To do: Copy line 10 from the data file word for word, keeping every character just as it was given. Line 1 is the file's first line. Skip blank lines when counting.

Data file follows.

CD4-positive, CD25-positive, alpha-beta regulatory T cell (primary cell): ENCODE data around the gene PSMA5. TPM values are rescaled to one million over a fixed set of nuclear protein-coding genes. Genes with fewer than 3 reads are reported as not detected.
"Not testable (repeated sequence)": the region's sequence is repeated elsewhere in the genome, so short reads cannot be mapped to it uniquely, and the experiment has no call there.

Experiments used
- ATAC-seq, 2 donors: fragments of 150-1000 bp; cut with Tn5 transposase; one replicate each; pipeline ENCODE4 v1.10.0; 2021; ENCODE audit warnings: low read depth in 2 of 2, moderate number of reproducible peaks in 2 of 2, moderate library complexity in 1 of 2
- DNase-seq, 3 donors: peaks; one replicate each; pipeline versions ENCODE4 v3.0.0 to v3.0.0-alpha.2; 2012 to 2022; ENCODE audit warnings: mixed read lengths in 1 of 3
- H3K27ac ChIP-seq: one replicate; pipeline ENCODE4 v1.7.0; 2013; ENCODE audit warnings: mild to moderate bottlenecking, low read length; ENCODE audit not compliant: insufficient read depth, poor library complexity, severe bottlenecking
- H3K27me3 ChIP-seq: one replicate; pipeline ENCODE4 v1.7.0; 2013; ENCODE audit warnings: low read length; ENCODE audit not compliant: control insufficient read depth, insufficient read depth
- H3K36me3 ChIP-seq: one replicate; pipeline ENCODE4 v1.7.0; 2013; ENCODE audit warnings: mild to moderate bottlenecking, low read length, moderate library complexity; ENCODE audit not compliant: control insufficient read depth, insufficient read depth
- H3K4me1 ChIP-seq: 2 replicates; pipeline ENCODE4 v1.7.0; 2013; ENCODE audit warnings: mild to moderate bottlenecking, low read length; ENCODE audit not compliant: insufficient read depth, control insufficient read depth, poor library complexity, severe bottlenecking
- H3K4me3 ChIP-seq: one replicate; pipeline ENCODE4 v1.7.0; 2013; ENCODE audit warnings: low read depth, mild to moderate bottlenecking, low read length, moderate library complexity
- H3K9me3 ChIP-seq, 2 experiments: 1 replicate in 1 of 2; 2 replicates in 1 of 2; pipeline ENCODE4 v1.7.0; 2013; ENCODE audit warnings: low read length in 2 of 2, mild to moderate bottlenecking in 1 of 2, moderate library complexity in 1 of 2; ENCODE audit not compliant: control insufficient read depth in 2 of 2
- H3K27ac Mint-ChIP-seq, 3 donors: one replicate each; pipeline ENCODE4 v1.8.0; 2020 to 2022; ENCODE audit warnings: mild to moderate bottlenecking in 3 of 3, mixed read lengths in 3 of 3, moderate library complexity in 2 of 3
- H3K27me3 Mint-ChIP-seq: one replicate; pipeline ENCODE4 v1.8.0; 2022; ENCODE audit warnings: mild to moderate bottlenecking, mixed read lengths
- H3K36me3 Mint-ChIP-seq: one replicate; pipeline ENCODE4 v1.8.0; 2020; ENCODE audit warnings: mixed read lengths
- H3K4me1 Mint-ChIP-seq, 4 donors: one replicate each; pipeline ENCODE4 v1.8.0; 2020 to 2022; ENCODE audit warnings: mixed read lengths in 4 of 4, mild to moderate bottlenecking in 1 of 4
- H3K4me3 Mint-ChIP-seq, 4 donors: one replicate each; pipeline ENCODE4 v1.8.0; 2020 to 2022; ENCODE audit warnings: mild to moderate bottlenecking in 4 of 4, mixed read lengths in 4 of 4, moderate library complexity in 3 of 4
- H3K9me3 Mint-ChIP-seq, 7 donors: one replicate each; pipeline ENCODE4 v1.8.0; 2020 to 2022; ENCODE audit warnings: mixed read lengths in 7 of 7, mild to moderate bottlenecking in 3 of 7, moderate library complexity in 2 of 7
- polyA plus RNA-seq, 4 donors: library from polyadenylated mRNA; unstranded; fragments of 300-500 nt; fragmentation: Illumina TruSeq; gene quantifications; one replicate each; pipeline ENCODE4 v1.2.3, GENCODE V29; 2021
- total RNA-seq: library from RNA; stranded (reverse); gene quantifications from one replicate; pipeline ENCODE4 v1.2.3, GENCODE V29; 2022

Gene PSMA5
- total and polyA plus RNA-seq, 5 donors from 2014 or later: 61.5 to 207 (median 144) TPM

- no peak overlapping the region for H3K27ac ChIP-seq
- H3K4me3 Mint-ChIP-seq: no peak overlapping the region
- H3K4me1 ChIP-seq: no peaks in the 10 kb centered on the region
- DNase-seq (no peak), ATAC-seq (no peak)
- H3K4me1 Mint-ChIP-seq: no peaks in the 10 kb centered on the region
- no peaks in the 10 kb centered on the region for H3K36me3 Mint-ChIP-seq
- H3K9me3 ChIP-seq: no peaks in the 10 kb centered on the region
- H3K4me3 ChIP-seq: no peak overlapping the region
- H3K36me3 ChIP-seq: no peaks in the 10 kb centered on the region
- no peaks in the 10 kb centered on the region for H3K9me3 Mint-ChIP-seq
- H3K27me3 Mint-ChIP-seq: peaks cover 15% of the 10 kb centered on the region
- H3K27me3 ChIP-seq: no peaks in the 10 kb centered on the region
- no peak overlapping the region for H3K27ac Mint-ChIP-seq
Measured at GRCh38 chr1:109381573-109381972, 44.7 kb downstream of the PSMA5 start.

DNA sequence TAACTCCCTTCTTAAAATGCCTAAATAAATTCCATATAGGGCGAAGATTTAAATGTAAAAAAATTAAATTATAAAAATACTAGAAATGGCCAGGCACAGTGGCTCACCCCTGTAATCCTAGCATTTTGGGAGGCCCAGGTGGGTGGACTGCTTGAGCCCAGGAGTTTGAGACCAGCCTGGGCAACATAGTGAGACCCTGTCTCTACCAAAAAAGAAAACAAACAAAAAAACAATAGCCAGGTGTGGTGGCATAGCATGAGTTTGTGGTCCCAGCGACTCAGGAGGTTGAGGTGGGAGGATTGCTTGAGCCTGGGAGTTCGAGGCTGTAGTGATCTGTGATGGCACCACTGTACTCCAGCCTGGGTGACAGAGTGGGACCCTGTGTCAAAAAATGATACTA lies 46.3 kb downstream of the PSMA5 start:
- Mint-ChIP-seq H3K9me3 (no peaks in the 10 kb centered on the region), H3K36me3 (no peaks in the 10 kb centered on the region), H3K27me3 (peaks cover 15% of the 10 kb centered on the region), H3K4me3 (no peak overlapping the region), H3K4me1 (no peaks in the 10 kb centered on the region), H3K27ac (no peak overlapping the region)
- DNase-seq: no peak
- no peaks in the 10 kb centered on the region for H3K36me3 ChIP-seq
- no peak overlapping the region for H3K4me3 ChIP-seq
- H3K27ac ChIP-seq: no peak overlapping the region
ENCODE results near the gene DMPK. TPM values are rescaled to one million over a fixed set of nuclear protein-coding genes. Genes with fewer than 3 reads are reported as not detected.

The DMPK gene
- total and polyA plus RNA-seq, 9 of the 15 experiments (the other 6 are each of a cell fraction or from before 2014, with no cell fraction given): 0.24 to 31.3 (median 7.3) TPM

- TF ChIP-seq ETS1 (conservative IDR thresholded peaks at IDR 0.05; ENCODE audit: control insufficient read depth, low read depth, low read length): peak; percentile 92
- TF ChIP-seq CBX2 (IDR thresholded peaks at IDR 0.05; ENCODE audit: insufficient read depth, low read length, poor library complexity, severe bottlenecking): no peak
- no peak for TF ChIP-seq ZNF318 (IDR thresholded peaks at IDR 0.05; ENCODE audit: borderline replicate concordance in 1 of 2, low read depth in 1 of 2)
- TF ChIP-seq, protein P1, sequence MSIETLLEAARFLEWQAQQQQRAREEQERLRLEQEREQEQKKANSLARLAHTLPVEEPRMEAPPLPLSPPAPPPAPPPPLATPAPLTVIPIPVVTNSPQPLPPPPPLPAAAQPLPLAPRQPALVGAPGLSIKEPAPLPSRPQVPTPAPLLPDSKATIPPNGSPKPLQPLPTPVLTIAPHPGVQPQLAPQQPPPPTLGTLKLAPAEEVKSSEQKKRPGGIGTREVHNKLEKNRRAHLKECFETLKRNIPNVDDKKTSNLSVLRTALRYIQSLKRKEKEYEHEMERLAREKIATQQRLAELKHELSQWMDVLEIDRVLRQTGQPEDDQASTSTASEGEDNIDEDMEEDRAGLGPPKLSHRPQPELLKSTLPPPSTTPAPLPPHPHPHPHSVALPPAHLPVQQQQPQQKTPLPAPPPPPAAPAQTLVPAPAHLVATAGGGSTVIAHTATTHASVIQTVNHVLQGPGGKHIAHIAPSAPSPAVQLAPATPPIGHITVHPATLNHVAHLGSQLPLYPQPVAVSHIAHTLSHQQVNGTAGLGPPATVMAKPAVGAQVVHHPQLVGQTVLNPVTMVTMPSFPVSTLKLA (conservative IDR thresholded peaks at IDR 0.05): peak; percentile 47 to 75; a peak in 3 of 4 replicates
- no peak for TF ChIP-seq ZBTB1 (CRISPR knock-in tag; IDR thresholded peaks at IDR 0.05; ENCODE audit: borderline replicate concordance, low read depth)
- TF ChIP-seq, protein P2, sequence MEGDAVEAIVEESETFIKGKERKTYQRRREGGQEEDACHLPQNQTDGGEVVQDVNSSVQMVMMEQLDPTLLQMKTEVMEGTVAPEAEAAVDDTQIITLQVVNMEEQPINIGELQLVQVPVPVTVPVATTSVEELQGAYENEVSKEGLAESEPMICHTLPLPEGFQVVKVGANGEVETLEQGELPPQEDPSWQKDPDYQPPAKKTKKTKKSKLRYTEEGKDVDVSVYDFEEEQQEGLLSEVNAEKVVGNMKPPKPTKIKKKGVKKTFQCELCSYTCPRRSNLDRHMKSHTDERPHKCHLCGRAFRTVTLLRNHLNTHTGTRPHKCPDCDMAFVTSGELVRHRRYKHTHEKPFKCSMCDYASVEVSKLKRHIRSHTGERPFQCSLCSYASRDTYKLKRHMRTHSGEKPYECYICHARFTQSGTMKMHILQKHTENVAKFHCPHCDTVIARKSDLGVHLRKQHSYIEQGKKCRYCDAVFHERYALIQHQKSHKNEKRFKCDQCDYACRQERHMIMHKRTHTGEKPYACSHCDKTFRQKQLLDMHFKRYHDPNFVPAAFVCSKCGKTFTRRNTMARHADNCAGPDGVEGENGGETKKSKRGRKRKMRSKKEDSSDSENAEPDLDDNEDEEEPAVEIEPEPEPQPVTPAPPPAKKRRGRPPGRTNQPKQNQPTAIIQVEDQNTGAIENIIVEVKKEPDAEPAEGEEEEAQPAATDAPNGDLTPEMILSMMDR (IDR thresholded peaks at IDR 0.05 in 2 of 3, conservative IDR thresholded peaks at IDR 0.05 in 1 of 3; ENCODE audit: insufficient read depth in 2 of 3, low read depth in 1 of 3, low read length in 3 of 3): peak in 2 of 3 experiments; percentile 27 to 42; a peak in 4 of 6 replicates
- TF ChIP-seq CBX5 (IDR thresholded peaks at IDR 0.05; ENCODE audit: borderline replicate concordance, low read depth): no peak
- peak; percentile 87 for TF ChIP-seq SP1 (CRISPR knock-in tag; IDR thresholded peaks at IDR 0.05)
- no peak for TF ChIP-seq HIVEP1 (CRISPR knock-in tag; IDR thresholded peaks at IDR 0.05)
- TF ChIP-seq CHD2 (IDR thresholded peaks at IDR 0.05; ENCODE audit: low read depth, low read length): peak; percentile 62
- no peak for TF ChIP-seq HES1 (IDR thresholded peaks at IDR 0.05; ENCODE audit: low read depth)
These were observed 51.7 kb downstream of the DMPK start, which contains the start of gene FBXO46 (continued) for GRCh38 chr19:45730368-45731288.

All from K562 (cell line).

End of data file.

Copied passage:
- H3K4me3 ChIP-seq: one replicate; pipeline ENCODE4 v1.7.0; 2013; ENCODE audit warnings: low read depth, mild to moderate bottlenecking, low read length, moderate library complexity